Paul Auster, the influential writer who is going through hell today: his son is in prison for the death of his 10-month-old granddaughter

Paul Auster, the influential writer who is going through hell today: his son is in prison for the death of his 10-month-old granddaughter

American writer Paul Auster. EFE/JPGandul/File

The death of a 10-month-old baby from an overdose of fentanyl and heroin could well be the start of a novel that explores the intricate recesses of the human soul, the descent into hell of an addiction or a problematic family situation punctuated by emotional swings of all classes. To add to the allure, the man charged with negligent homicide may be the son of a world-renowned writer who, in turn, has addressed complex family relationships in several of his novels. If it’s about Chinese boxes – that’s how the narrative style of Paul Auster-, the situation in real lifeat this moment, surpasses all fiction.

“Much of Auster’s 16 novels will traverse the abyss of being a son and being a father never seeking redemption from a bond that seems impossible without some element of misfortune.” The Alfaguara Novel Prize 2022 sentence Christian Alarconpronounced during his speech to rent out d’Auster, when the University of San Martín awarded him an honorary doctorate (May 2014) takes on an unexpected resonance, amplified by the police news that flooded newsrooms around the world on an Easter Saturday afternoon.

American writer Paul Auster.  EFE/Carlota Ciudad/File

American writer Paul Auster. EFE/Carlota Ciudad/File

Paul Auster He is a novelist, essayist, translator, screenwriter and poet, one of the most influential figures on the world literary scene. His creations have been translated into more than 40 languages. He was named Chevalier of the French Order of Arts and Letters in 1992. He also received the Prince of Asturias Prize for Letters in 2006.

The complexity of his novels lies in an intrinsic mystery, which often surrounds big existential themes such as the search for identity and personal meaning, in many cases from plots that flirt with classic detective stories. Through numerous books, Auster has refined this kind of ambivalence by crossing existentialism and detective fiction. As if Raymond Chandler to meet Jorge Luis BorgesProbably in New York. Behind this particular style hides the temptation to seek – recurrently for four decades – elements of autobiography in his stories.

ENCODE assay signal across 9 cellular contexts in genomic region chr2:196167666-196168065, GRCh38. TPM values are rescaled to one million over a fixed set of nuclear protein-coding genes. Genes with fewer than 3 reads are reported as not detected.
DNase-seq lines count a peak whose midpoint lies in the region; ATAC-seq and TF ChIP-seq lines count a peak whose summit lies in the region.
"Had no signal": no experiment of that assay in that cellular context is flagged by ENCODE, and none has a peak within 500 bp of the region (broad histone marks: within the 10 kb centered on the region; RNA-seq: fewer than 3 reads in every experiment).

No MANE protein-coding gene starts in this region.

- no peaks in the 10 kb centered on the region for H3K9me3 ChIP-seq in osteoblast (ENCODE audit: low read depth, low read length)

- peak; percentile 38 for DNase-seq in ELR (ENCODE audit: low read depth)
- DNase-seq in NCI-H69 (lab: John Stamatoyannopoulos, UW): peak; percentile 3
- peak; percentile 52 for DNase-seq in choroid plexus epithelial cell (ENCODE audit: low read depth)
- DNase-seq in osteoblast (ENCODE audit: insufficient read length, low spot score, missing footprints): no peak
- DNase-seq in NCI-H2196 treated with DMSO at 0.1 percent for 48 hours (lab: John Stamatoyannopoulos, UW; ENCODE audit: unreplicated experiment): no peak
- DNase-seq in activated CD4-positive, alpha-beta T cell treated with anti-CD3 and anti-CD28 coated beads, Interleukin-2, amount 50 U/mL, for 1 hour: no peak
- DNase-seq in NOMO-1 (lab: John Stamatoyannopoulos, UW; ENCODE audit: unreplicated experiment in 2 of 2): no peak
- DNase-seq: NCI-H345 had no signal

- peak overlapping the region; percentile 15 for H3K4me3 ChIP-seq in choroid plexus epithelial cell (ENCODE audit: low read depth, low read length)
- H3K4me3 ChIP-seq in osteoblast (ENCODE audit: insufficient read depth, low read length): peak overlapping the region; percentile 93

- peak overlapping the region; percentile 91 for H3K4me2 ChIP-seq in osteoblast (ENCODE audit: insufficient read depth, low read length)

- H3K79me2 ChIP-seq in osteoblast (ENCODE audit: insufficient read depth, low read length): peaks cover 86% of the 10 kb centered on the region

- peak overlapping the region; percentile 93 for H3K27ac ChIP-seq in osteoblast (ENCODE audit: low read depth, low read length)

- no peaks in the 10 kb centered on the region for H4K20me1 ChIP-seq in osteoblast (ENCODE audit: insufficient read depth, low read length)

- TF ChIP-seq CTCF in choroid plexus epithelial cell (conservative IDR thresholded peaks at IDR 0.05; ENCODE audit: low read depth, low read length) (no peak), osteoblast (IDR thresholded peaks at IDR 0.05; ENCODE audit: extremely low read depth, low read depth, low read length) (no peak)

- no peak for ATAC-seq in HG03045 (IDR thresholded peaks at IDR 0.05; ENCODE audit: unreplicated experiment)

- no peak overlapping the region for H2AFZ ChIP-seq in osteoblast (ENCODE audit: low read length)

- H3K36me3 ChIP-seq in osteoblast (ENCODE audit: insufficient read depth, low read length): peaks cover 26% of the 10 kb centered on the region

The family photo is completed by Daniel’s mother: Lydia Davis She is considered one of the most relevant short-story writers on the contemporary scene, translator into English of works by Proust, Flaubert, Foucault, Blanchot and Leiris, and Dutch AL Snijders, renowned literary critic and writing teacher. creative at the University of Albany. Recognized as one of America’s finest short story writers, she received a prestigious McArthur Foundation Fellowship in 2003 for outstanding merit in storytelling. Since 2005 he has been a Fellow of the American Academy of Arts and Sciences, and in 2013 he received the biennial Man Booker International Prize.

Lydia Davis, mother of Daniel Auster (Photo by David Levenson/Getty Images)

Lydia Davis, mother of Daniel Auster (Photo by David Levenson/Getty Images)

fiction and reality

Auster’s work is replete with these questions and has approached some small, big family tragedies from different angles, usually depicted with a slight melancholy behind the coldness with which the story sometimes unfolds. The invention of loneliness (1982) describes the absence bond with his father, who died at the age of 67. This sudden death has turned the life of the author upside down: all the outstanding questions have remained unanswered. He then undertook to write a memoir around a figure that had always eluded him. This novel, sustained by memory, loneliness and the conjectures of fiction, would introduce his name and surname as a relevant writer to the world literary scene. “It was a formless textual mass, but there were the plots of my first five novels. Through the discipline and experience I gained from writing The Invention of Solitude, I managed to turn them into The New York Trilogy, moon, Palace S Yes In the land of last things“, he commented on this moment.

the night of the oracle (oracle night, 2004) resonates today with the news of the arrest of her son Daniel. auster said The Paris review that he wrote it in “a trance”, and that it is read, in fact, like a dream that returns – as in almost all his novels – with a strange disorientation and these cobwebs of subplots that germinate and at the same time connect with a higher sense of understanding. It’s about two New York novelists whose writing is an in-depth exploration of their personal relationships. One of them, a veteran and frustrated with life, Trause, faces the demons within that attack him every time a drug-addicted son springs into action, until reaching a violent final scene. The brief dossier of his son Daniel, released as the news spreads, flirts with this fiction.

The shadow of family drama that looms over the seemingly – until today – enjoyable universe of a world-famous writer like Paul Auster, will trigger literary and psychological analyzes of all novels, short stories, essays and poems. The half-open door of all his work is an invitation to all sorts of research (even morbid). If this were a story set in the Austerian universe, several of these stories happening at the same time would lead to an open ending. How much of this all rubs up, even, with the real drama he’s facing right now. Obviously, once upon a time, reality is stranger than fiction.

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